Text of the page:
got that, that those who are around patients or family members who are sinking into dementia shouldn't try to correct them all the time and try to

lead them back to their version of normality but maybe should just try to accept and roll with the punches. Is that kind of what you were trying to


ZELLER: Yes. You are right. Because the world where we are in is so realistic but with no logic anymore. And so, it's -- it was a way to make

you experience that sometimes it looks like a nightmare and probably to be around who is someone suffering from dementia and to love him or her is not

about trying to reconnect him to what is real for you but just to be around and to give your time and your love in a way.

Because this is not only the story of this man losing his bearings, it's also the story of his daughter trying to face this painful dilemma. And, I

mean, it must be such a difficult situation, you know, when you are becoming the parent of your own parent, you don't know what to do and there

is no right answer. I mean, it's not about telling what should be done or what the character should do, because there is no right answers. It's just

about, you know, sharing that -- those emotions.

And I think that even though, you know, it doesn't change your real life, I think there is a consolation and the real one and a beautiful one in a way

just to remember thanks to film that we are on the same boat and that we are just part of something larger than ourselves, because we all have those

same fears and we are all connected, you know, this is humanity, painful humanity. But still, I think there is a consolation here.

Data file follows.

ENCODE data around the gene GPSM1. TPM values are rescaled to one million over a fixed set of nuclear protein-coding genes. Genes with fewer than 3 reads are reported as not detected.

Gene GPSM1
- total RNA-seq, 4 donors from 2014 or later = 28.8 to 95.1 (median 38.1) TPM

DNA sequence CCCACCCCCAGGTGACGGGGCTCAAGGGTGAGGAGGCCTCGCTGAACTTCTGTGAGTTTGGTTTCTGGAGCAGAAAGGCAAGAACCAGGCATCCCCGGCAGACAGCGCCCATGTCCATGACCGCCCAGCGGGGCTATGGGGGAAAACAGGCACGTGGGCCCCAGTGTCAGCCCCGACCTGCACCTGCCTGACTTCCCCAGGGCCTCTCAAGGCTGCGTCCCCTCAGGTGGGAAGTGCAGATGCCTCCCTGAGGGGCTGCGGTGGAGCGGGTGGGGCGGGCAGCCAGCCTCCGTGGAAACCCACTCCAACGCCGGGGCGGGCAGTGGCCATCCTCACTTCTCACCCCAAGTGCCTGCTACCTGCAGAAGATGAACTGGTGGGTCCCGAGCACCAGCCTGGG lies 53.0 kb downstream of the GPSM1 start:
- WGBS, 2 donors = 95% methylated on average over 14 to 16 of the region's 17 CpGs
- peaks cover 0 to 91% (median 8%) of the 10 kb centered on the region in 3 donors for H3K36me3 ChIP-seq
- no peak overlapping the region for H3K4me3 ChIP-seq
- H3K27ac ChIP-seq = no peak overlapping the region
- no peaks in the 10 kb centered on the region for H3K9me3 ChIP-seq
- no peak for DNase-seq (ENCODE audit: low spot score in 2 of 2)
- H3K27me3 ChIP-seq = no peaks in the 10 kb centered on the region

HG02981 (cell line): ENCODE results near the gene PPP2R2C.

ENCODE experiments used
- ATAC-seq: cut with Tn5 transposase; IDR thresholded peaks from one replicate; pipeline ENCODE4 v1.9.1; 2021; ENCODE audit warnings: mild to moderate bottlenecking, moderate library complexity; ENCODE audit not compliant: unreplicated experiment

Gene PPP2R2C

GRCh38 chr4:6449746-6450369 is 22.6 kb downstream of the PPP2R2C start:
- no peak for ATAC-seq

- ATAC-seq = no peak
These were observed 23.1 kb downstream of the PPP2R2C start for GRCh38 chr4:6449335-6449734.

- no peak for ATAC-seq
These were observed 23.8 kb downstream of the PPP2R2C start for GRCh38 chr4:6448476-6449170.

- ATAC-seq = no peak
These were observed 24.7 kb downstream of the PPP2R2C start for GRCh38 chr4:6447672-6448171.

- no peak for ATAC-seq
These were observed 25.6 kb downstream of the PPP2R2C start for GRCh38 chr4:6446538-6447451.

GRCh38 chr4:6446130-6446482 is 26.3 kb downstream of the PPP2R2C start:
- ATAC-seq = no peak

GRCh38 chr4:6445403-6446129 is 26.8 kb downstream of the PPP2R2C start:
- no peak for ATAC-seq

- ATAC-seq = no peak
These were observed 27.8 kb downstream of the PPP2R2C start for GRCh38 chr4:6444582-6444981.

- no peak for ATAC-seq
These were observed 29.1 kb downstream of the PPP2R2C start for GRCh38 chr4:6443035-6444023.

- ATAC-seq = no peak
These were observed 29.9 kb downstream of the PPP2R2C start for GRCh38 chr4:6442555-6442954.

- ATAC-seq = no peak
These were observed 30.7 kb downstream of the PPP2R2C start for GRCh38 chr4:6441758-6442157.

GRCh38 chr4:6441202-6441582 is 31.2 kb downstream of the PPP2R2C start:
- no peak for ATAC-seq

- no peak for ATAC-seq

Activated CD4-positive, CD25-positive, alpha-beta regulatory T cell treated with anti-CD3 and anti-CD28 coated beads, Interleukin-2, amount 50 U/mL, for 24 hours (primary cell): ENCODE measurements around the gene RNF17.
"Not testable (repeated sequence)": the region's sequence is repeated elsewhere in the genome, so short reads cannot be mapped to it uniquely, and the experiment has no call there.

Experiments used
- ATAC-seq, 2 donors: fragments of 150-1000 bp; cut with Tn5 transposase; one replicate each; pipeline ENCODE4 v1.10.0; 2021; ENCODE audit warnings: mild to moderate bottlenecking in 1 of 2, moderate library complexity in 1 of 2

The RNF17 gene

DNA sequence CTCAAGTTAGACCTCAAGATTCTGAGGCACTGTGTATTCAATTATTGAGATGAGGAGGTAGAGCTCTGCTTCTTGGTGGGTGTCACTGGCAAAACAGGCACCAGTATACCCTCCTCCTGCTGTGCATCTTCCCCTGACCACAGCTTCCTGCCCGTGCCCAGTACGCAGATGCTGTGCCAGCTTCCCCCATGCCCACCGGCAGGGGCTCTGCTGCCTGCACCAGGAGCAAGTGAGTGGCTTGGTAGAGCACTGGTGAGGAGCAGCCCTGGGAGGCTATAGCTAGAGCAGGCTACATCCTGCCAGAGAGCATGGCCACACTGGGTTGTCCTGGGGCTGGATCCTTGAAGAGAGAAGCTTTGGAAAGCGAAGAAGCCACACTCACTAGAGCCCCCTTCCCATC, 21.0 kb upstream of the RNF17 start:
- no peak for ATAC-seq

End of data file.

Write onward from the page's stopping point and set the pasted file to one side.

And this is what I have experienced, thanks to the stage. Because I was not certain that the audience would be open to such a journey. And when the

play was on stage in France and then in other countries, I was really moved to discover the response of the audience, because it was always the same

everywhere in every country, meaning people were waiting for us not -- after every performance not to say congratulations but just to tell their

own story, to share their own story.


ZELLER: And I realized there was something really cathartic about it and this is really why I wanted to make that film, just to make people remember

or feel that we are all, you know, connected.

AMANPOUR: Yes. I want to ask you specifically about Anthony Hopkins because your original character in the play, the protagonist is called

Andre, and you changed it to Anthony for the film and you wrote it for him.


AMANPOUR: I want to play a bit of an interview that I did with him about another great character he played not so long ago, "King Lear", also

wrapped up in mortality and trying to, you know, understand that. This is what he told me about this issue then and then I want to talk to you about

Hopkins, himself.


HOPKINS: Now, I understand the muscle of the man, the power of the man and about old age and about loneliness and about death and I've always had that

sense in my nature about death. And my favorite poems are about not death and mortality, but about the certainty of life, about the certainty of

mortality. And like Tia Selit (ph) I have seen the moment of my greatness flicker. And I have seen the eternal footman hold my coat and snicker and

in short, I was afraid. And that, to me, represents everything that is from my past, from my father, my grandfather, about death and about mortality.

That life is tough and you have to be tough to match it.


AMANPOUR: So, you know, he is talking about what he brought to the stage for "King Lear". But all of these days on he is also bringing all of that

to this last chapter in his life in "The Father." So, what was it about Anthony Hopkins that made you pursue him and him alone for this? And what